Differentiated. Relevant. Engaging. These are all words used to describe quality instruction. Yet how ironic is it that they so rarely describe the professional development of teachers. Most of the time we are talked at for several hours on a Saturday morning, or in the afternoon after a long day in the classroom, with nothing to engage us but a conciliatory bowl of candy. This would not stand in our classrooms, so why does it with teacher PD?
It doesn't have to be this way. If providers of teacher professional learning were to simply adhere to the tenants of good teaching themselves, much could be improved. I've been to extremely engaging PD sessionsall of which have been hands on, driven by participants, and immediately relevant to my practice. In these shining examples of teacher learning, the presenters acted more as resources than as lecturersallowing us to guide our own learning and drive the content through our questions and curiosities.
After such sessions, I always leave refreshed, renewed, and excited to learn more. At the same time, I regret that the session was over. My discussions with colleagues are ended and I have to go back to the "grind." How could I continue my learning from the session?
Ah, the Internet. Sites such as TeacherTube, The Teaching Channel and social media outlets like Twitter have made self-serve PD as simple as a mouse click or hash tag. There is a simple beauty to being able to access the classrooms and ideas of teachers from around the world while sitting comfortably in your pajamas on a Sunday. So, one may argue, why have live professional development at all? Why not digitize the whole thing?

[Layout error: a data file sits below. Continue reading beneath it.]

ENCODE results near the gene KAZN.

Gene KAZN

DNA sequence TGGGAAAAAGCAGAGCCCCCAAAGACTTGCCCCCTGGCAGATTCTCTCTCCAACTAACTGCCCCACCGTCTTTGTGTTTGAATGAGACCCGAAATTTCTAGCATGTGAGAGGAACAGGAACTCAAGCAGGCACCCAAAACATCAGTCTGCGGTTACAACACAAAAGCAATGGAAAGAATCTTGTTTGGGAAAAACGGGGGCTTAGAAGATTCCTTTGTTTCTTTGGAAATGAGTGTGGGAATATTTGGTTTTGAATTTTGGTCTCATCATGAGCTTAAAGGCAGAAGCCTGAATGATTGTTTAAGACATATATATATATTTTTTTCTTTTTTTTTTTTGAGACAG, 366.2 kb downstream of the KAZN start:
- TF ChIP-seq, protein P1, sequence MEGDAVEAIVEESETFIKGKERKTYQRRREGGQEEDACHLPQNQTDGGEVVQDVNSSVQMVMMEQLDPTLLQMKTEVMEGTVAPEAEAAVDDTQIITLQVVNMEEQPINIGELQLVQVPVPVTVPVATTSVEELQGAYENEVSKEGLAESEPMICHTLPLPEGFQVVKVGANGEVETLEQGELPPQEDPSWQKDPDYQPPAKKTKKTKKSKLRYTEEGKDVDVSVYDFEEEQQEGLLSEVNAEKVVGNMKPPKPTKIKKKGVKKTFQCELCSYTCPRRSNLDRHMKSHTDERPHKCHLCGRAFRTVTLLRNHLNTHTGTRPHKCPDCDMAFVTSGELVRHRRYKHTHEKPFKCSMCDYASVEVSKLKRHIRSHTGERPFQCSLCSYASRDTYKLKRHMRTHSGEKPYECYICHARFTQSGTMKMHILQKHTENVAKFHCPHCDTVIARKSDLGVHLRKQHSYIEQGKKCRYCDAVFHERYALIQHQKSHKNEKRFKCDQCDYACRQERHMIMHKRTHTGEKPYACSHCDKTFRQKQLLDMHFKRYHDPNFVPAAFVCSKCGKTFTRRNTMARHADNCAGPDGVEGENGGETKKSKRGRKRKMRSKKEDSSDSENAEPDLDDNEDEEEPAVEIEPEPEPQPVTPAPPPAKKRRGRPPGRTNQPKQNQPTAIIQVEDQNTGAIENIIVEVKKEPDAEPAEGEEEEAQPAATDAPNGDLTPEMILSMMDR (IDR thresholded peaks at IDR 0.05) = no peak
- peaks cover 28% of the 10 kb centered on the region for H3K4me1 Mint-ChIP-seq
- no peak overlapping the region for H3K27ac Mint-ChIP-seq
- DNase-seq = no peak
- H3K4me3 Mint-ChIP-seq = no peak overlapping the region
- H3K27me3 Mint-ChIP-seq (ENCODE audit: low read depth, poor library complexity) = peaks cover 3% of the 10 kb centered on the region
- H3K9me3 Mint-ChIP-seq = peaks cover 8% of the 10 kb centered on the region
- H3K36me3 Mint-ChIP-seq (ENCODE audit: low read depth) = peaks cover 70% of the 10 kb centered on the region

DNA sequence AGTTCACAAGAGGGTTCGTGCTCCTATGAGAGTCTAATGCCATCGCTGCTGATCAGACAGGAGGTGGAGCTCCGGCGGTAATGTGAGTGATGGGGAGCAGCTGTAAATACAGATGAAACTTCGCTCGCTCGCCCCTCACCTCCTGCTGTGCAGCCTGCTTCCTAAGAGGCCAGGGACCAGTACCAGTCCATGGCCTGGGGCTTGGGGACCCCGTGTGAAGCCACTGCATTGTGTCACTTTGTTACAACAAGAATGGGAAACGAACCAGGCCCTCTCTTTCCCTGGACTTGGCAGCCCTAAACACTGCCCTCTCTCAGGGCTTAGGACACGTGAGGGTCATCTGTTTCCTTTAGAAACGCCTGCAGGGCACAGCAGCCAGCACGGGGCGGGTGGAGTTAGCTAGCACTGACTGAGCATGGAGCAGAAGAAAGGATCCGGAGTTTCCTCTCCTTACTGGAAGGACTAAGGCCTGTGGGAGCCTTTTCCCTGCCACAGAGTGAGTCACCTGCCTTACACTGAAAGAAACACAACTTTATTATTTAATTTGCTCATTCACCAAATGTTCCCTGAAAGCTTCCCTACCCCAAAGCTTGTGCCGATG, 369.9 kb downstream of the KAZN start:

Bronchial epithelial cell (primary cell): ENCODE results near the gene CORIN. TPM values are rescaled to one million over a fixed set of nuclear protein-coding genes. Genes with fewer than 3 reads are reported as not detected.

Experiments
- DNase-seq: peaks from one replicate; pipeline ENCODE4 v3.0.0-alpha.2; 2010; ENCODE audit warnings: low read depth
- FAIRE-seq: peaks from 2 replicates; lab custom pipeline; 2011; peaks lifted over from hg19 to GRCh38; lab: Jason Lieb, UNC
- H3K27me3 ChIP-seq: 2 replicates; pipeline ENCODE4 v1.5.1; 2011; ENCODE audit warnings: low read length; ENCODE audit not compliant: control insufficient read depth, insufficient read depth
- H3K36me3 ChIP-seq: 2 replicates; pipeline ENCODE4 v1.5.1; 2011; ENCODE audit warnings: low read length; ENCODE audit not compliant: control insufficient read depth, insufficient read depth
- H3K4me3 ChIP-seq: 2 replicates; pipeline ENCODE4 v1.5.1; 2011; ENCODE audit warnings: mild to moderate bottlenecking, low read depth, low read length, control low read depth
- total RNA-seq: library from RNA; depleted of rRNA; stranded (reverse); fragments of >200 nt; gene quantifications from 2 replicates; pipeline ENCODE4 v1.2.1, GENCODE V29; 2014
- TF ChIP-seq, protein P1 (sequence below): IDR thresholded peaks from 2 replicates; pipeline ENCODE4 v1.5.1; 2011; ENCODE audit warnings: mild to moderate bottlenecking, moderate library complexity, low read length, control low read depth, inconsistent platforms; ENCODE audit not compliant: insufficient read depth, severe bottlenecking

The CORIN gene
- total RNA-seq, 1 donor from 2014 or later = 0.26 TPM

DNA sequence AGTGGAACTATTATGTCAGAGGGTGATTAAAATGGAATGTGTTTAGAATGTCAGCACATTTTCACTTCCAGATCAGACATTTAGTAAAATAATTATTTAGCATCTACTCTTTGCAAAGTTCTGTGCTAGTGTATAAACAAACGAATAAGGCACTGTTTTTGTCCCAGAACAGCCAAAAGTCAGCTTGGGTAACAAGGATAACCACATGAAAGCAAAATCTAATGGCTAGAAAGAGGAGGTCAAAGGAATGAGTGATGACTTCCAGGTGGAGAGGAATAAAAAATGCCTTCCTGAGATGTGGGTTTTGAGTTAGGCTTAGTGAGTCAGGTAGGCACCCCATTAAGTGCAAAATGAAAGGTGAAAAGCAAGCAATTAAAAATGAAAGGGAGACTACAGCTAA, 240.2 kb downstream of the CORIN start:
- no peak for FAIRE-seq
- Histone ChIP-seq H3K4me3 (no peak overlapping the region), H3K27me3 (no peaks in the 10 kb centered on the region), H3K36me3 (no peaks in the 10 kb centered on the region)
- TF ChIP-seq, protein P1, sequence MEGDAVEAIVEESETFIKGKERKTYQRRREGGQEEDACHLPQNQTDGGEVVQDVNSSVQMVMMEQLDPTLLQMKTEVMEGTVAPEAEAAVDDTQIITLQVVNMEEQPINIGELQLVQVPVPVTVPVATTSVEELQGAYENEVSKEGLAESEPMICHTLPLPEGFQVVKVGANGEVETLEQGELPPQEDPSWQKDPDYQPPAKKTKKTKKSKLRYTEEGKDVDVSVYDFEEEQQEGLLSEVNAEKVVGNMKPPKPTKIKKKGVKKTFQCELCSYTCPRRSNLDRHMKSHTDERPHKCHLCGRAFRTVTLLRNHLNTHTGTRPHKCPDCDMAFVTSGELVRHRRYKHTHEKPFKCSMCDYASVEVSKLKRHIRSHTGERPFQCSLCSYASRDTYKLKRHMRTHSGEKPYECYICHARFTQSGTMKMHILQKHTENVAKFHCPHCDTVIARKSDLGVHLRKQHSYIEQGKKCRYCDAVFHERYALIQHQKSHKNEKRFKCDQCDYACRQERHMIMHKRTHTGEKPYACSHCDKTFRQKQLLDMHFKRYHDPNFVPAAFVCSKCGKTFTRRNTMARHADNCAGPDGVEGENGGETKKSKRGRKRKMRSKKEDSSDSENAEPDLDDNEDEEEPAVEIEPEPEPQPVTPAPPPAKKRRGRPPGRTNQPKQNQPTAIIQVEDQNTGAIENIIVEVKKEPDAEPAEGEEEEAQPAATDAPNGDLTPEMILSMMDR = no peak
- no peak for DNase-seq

While online learning has become revolutionary for teacher learning, I believe in-person discussions are what ignites our curiosity and drive to seek out additional knowledge and interaction. I am most excited when fueled by the in-person conversations, questions, and ideas of fellow educators in these workshops. The challenges brought up in discussion push me to think differently and strive to improve my practice. It no longer is about whether I feel like clicking on that link I saw on Twitter or the video on a teaching website. I am engaged by the back-and-forth discourse and then inspired to go home and seek out that video or blog post to further my thinking.
So what I propose is for districts to consider a hybrid approach: a differentiated, relevant, and engaging live PD to whet teachers' curiosities and ignite their passions, then an online platform for teachers to continue to learn and pursue their new thirst for knowledge.
Jennie Magiera is a 4th and 5th grade math teacher and a technology and mathematics curriculum coach in Chicago Public Schools. A Teacher Leaders Network member, she is the 2012 Chicago Public Schools Tech Innovator of the Year and author of the blog Teaching Like It's 2999.